Tobacco - A Toxic Soup!
Tobacco is a motherload of toxins
Research is showing that nicotine may not be the only psychoactive ingredient in tobacco. Using advanced neuroimaging technology, scientists can see the dramatic effect of cigarette smoking on the brain and are finding a marked decrease in the levels of monoamine oxidase (MAO), an important enzyme that is responsible for the breakdown of dopamine13. This change is likely caused by some tobacco smoke ingredient other than nicotine, since we know that nicotine itself does not dramatically alter MAO levels. The decrease in two forms of MAO (A and B) results in higher dopamine levels and may be another reason that smokers continue to smoke - to sustain the high dopamine levels that lead to the desire for repeated drug use.
Recently, researchers have shown in animals that acetaldehyde, another chemical constituent of tobacco smoke, dramatically increases the reinforcing properties of nicotine and may also contribute to tobacco addiction. The investigators further report that this effect is age-related, with adolescent animals displaying far more sensitivity to this reinforcing effect, suggesting that the brains of adolescents may be more vulnerable to tobacco addiction.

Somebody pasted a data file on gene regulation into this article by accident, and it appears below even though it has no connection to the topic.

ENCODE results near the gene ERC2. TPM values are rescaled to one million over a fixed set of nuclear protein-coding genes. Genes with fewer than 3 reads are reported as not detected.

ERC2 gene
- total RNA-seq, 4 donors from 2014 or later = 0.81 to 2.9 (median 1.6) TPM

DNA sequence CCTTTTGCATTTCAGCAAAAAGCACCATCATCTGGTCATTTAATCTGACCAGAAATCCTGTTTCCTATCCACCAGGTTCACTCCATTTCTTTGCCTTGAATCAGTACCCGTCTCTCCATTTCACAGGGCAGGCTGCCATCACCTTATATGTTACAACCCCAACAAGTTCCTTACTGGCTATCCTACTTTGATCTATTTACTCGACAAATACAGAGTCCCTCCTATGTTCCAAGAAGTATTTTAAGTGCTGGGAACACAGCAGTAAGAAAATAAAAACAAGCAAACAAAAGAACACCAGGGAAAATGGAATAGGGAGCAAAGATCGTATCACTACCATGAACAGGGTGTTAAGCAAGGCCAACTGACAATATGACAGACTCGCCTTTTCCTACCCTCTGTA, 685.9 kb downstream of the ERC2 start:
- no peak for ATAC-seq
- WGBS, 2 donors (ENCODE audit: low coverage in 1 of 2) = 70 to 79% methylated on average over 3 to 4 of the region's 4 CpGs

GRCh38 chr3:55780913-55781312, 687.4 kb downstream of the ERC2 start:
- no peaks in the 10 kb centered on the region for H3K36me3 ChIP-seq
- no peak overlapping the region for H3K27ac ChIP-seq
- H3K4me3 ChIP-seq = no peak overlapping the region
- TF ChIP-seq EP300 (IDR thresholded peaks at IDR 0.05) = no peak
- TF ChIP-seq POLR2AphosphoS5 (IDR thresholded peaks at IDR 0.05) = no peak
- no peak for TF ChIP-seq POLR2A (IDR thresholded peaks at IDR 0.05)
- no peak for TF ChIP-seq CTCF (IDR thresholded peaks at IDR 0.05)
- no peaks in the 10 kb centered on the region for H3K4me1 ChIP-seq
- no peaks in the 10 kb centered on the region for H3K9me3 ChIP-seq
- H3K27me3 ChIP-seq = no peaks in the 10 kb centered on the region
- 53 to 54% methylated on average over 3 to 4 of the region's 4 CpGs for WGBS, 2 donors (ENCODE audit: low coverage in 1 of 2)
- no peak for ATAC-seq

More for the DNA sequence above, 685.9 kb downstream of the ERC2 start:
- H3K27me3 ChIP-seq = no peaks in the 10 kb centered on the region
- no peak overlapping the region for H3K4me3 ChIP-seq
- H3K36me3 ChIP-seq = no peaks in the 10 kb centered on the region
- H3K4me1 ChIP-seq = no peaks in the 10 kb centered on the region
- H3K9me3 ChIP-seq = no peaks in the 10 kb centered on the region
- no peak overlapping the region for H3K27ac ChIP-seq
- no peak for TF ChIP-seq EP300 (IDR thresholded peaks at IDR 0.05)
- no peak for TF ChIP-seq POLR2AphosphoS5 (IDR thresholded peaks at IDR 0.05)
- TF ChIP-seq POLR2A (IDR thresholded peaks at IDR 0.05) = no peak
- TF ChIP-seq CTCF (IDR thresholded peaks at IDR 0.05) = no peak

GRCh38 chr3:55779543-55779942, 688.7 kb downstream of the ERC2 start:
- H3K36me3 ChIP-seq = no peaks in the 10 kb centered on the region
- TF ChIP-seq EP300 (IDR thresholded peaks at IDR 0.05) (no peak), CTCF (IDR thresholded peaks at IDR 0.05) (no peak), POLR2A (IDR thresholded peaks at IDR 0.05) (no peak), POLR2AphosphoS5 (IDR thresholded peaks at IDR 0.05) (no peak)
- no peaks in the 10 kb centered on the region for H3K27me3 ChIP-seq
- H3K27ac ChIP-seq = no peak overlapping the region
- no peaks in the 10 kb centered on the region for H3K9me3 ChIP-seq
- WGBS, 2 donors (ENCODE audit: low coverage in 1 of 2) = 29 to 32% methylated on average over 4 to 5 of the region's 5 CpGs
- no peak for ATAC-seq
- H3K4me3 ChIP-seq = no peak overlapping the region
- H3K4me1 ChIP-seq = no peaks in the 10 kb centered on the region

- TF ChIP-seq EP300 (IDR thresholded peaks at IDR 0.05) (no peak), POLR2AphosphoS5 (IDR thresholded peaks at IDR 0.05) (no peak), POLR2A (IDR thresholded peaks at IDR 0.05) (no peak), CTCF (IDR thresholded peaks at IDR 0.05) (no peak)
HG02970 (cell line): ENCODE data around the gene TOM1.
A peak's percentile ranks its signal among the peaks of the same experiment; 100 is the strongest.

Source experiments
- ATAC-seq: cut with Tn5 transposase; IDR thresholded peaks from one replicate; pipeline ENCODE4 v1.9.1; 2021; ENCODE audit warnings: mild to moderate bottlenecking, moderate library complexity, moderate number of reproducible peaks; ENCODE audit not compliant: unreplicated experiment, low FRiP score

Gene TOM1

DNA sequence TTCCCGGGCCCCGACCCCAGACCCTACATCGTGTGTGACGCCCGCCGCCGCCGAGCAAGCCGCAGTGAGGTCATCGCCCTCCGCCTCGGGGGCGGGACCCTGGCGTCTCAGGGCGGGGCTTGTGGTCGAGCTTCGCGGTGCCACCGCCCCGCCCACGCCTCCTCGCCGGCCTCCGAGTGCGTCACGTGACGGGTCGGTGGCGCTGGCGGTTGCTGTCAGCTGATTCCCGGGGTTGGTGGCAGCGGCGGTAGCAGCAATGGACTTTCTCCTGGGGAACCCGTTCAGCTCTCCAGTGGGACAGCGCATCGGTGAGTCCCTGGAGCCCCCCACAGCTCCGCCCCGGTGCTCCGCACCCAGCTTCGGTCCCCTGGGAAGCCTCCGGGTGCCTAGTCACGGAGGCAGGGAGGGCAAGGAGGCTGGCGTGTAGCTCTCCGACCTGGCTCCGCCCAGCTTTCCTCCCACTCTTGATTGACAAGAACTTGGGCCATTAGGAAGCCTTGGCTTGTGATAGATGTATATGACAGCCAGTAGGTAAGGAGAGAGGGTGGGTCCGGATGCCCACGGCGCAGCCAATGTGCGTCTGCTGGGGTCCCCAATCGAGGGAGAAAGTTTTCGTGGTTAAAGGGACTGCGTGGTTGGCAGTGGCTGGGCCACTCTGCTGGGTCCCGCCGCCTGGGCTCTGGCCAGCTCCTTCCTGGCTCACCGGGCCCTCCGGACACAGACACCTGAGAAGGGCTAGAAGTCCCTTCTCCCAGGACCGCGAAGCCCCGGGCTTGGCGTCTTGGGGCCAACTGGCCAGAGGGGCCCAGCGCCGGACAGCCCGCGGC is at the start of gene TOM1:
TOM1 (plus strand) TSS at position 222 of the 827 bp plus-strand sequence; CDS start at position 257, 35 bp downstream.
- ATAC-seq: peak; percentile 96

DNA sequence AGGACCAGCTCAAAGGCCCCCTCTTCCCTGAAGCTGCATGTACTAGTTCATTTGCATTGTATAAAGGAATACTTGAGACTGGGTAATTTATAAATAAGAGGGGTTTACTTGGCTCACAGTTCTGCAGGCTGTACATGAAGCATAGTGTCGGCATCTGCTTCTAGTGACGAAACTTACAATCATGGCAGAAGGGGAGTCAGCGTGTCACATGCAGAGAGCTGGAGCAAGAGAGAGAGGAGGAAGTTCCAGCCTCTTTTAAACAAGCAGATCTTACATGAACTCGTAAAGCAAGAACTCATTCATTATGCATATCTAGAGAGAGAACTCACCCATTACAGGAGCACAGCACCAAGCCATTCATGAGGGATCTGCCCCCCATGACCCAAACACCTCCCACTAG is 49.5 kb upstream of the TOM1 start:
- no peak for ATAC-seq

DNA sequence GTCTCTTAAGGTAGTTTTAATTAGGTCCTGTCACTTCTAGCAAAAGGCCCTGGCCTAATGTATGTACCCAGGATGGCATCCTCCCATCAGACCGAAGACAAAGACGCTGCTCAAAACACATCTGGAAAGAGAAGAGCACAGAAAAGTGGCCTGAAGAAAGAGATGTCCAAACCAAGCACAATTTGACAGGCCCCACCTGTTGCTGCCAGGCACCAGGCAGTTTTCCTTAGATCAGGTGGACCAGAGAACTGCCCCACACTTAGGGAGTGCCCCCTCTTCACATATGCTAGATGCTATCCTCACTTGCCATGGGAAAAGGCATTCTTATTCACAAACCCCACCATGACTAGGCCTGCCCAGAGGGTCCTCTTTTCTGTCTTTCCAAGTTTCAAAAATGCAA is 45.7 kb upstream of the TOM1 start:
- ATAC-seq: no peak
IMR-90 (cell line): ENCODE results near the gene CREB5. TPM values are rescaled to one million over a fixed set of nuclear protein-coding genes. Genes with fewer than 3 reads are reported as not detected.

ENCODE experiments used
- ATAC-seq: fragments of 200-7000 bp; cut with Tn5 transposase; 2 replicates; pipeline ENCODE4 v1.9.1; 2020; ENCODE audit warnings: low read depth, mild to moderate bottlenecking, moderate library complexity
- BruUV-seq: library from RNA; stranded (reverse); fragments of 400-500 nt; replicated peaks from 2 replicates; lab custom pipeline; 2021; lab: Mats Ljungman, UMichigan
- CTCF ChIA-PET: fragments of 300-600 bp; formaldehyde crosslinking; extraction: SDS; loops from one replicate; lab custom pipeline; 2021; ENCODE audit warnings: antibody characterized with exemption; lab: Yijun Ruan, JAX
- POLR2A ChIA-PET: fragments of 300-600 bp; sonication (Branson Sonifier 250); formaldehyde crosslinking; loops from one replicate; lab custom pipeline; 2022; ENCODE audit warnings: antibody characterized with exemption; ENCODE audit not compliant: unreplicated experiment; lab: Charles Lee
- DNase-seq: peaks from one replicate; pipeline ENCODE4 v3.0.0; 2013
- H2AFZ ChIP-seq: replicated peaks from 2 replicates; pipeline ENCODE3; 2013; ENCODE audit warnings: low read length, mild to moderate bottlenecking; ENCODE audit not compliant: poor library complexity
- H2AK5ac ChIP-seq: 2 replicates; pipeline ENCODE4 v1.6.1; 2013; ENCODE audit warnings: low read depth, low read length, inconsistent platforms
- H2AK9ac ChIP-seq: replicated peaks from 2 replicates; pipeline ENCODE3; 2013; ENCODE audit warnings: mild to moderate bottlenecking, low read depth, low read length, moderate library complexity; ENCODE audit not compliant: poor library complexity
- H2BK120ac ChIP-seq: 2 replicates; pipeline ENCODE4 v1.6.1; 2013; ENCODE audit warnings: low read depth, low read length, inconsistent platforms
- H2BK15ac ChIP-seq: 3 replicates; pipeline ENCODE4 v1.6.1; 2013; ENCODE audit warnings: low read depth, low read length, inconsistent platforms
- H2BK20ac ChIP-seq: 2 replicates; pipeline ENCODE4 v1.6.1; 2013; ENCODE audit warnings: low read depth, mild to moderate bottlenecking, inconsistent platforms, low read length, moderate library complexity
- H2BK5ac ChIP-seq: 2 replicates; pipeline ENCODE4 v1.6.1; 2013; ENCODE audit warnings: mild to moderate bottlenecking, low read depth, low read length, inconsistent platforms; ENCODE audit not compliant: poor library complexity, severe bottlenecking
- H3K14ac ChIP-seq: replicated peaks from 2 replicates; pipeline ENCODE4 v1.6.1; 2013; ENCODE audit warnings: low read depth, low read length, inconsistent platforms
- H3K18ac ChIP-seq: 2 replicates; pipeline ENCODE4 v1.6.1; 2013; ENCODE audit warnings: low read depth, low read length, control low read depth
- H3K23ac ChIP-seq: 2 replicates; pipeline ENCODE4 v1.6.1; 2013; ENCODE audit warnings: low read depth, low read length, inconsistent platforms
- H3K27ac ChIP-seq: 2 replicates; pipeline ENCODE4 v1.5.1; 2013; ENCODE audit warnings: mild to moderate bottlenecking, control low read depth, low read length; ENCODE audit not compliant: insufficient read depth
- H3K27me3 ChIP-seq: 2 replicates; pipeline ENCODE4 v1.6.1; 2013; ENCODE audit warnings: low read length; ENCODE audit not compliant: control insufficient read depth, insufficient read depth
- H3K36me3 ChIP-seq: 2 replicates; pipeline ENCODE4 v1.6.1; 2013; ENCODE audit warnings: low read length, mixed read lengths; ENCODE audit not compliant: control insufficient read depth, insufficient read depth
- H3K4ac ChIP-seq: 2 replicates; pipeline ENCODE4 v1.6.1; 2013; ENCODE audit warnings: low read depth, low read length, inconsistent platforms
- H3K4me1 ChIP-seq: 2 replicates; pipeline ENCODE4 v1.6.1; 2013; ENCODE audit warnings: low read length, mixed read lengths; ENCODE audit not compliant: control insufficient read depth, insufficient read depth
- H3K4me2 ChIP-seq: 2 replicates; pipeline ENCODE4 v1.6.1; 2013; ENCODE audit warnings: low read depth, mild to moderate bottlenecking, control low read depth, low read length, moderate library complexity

Most smokers are aware of the dangers of tar and nicotine, but do not realize that
some 4,000 chemicals have been identified in cigarette smoke. Of these,
more than 40 are carcinogens (they are known to cause cancer). Many more wreak
havoc on the respiratory system.
Among the many ingredients identified in the chemical cocktail of a cigarette are
the pesticide DDT, the poison arsenic, and the toxic preservative formaldehyde.
Ambient smoke is a serious health hazard!
About 85 percent of the smoke in a room comes from the burning end of a cigarette,
not the end the smoker is inhaling directly. This smoke carries many toxins in greater
Tar is one of the toxic substances in cigarettes that can cause
cancer, as well as hurt your lungs and cause breathing problems.It's a brown, sticky
substance that winds up being deposited in your lungs and other areas of your respiratory
system from where it is absorbed by the body. It is what stains smokers teeth and
Tar is actually a chemical cocktail all on its own, made up of chemicals that are
toxic. A substance in cigarette tar, benzopyrene diol epoxide, has been found to
damage DNA in a tumor-suppressing gene. A cellular link between smoking and lung